Summer Doctoral Programme (SDP) 2005
SDP2005 Beijing: 7 July - 12 July. Hosted by the Chinese Academy of Social Sciences. 27 students and 13 tutors.
The 2005 Summer Doctoral Programme was held in Beijing (7-21 July), with the Chinese Academy of Social Sciences kindly acting as hosts. The location allowed us to focus attention on the increasingly multilingual and multicultural character of the Internet and Web, and the growing prominence of Asia, and China in particular. It included visits to government, business and industry sites of relevance to understanding the development of the Internet in China.
SDP2005 was particularly aimed at students who were undertaking empirical or comparative studies, or who were addressing issues of policy or theory with a focus on regional and national difference.
Research seminars covered: cross-national equivalence and methodological issues in the World Internet Project (WIP); social capital, immigration and transnational communication networks; issues in digital copyright, Broadband, digital constitutionalism, shared virtual environments and other communications media, the future of e-science and e-social science, religion and the Internet, ethnic differences, online political campaigning, 'from hacktivism to hackerism', 'the future of the Internet and how to stop it', alleviating inequality (new global and regional financing mechanisms for ICTs), censorship and content regulation in Asia, Internet governance (preparations for the Working Group on Internet Governance, WGIG), and media democracy (the Global Voices project). The afternoons were devoted to student research seminars.
There were further panel sessions on: digital divides, international perspectives on e-government, the societal impact of the Internet, and the impact of the Internet on journalism and news reporting. The first day opened with a press conference to mark the release of Chinese World Internet Project (WIP) data. The final plenary session addressed 'The Future of the Internet'.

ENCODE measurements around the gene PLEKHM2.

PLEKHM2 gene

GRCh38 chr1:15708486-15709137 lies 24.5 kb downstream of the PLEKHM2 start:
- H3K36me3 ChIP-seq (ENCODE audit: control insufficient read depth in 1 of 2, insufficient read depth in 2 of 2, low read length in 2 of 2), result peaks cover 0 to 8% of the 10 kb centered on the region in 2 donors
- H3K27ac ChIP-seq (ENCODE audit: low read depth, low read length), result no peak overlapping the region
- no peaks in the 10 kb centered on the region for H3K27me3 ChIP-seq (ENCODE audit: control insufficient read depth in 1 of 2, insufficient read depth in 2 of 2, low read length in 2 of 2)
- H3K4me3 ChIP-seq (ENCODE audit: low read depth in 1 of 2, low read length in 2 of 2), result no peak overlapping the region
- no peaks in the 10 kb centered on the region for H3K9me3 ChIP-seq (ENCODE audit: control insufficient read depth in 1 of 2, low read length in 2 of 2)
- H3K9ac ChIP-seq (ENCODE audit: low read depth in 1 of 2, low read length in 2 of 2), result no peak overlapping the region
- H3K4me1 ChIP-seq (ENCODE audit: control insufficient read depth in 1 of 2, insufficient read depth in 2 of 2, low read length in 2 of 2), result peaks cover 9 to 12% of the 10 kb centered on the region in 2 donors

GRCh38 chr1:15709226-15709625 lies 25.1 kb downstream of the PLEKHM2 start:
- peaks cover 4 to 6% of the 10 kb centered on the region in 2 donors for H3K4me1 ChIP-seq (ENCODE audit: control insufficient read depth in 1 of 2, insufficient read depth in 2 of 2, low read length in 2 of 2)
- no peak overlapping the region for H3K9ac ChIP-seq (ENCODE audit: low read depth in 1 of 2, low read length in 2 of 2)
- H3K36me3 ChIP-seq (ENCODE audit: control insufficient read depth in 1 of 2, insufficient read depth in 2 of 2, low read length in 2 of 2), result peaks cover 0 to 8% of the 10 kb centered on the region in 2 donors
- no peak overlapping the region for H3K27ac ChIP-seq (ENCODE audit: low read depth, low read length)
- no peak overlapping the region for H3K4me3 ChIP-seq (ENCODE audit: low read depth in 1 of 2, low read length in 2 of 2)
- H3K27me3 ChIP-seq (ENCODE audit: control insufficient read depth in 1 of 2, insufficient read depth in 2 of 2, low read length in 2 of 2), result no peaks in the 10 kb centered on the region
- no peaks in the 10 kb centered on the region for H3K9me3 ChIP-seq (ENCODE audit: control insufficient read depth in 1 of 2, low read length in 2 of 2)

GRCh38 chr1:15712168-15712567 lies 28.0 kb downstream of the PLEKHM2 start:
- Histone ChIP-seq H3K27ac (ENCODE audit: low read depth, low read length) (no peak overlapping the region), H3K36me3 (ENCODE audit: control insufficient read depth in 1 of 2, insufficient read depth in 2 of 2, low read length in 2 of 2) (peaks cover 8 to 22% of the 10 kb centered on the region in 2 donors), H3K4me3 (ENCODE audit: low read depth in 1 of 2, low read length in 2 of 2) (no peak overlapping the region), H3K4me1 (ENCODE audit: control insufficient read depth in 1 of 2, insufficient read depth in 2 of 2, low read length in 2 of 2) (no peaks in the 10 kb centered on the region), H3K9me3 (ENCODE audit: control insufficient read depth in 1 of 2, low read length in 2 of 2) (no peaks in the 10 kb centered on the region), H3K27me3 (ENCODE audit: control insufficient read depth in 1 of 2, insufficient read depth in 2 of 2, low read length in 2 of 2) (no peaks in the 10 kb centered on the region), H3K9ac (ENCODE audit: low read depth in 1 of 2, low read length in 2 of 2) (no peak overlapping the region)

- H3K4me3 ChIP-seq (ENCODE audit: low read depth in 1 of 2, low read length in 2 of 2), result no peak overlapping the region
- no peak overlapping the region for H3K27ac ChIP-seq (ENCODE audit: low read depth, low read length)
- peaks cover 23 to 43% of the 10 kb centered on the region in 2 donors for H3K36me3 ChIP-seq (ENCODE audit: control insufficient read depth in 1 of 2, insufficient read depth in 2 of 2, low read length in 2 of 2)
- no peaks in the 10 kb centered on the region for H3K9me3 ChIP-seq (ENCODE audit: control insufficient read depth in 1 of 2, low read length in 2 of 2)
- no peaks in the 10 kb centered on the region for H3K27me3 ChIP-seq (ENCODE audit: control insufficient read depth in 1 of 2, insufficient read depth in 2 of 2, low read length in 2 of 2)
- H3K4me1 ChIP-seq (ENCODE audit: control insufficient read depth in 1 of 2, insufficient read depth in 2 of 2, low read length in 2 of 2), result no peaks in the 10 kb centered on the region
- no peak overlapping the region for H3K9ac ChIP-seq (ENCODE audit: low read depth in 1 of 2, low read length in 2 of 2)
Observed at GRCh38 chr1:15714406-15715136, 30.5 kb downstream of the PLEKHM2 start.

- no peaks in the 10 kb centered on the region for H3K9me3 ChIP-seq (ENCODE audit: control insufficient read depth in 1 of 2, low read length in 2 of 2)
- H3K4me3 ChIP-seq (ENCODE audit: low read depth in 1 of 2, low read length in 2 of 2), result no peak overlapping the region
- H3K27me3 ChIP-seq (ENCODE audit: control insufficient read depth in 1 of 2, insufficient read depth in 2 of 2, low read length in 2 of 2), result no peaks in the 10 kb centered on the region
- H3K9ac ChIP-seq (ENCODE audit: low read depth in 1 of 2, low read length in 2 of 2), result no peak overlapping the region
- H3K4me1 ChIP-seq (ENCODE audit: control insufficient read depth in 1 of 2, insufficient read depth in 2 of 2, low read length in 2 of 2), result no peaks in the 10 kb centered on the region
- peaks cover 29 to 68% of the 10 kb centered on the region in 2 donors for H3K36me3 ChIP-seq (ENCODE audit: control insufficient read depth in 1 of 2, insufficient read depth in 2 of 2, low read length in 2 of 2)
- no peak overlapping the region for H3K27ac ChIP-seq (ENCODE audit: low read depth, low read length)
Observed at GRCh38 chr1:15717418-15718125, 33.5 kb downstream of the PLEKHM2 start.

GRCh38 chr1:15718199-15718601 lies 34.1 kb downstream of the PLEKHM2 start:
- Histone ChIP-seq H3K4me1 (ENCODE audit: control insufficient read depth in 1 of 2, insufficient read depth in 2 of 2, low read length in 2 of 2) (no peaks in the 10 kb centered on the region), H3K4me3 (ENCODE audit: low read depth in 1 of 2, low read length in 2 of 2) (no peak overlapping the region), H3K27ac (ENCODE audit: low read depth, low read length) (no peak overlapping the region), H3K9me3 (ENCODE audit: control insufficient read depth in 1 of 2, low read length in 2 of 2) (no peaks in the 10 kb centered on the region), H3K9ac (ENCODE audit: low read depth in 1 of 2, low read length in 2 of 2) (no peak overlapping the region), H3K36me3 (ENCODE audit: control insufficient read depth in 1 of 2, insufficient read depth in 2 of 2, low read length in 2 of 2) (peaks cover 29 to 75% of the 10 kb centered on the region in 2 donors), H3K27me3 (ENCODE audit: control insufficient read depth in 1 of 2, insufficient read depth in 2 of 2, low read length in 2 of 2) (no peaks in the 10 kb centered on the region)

The social programme included two formal dinners, a tour of Tiananmen Square, the Forbidden City, the Temple of Heaven and the Summer Palace, visits to Tsingua and Peking Universities and Sina.com, a tour of the Ming Tombs, Road of the Gods and Badaling Great Wall, an evening of Sichuanese food, and another of native Beijing Food at the Laoshe Tea House.
- Pauline Hope Cheong, Assistant Professor, State University of New York
- Jeffrey Cole, Director, The Anderson School at UCLA
- William Dutton, Director, OII
- Brian Fitzgerald, Head Queensland University of Technology (QUT) School of Law
- John Hartley, Dean, Queensland University of Technology (QUT)
- Ang Peng Hwa, Vice Dean, Nanyang Technological University
- Randolph Kluver, Associate Professor, Nanyang Technological University
- Guo Liang, Deputy Director, Chinese Academy of Social Sciences
- Jack Linchuan Qiu
- Robin Mansell, London School of Economics and Political Science (LSE)
- Victoria Nash, Policy and Research Officer, OII
- Charles Nesson, Professor, Berkman Center for Internet and Society, Harvard Law School
- Ralph Schroeder, Research Fellow, OII
Maria Paula Araujo de Noronha, Wenli Chen, Xiaoyan Chen, Marcus M. Dapp , Christoph Engemann, Kenneth Farrall, Anne Geniets, James Gomez, Yu Hong, Gang Huang, Vikki Katz, Anastasia Kavada, Yael Levanon, Eileen Lubcke, Maren Lubcke, Airong Luo, Siddhartha Menon, Lucy Montgomery, Chrystie Myketiak, YJ Park, Nicolas Suzor, Hagit Tal, Shyam Tekwani, Lokman Tsui, Shlomit Wagman, Cara Wallis, Yuehua Wu
We are grateful for support from the Higher Education Funding Council for England (Hefce) and all our academic partners: The Annenberg School for Communication at the University of Pennsylvania, The Berkman Center for Internet and Society, Harvard Law School, The Annenberg School for Communication, University of Southern California, The Chinese Academy of Social Sciences, the Creative Industries Faculty at Queensland University of Technology (QUT), the School of Informatics at the State University of New York (SUNY) at Buffalo, the School of Journalism and Communication, Chinese University of Hong Kong, and the Singapore Internet Research Centre, Nanyang Technological University.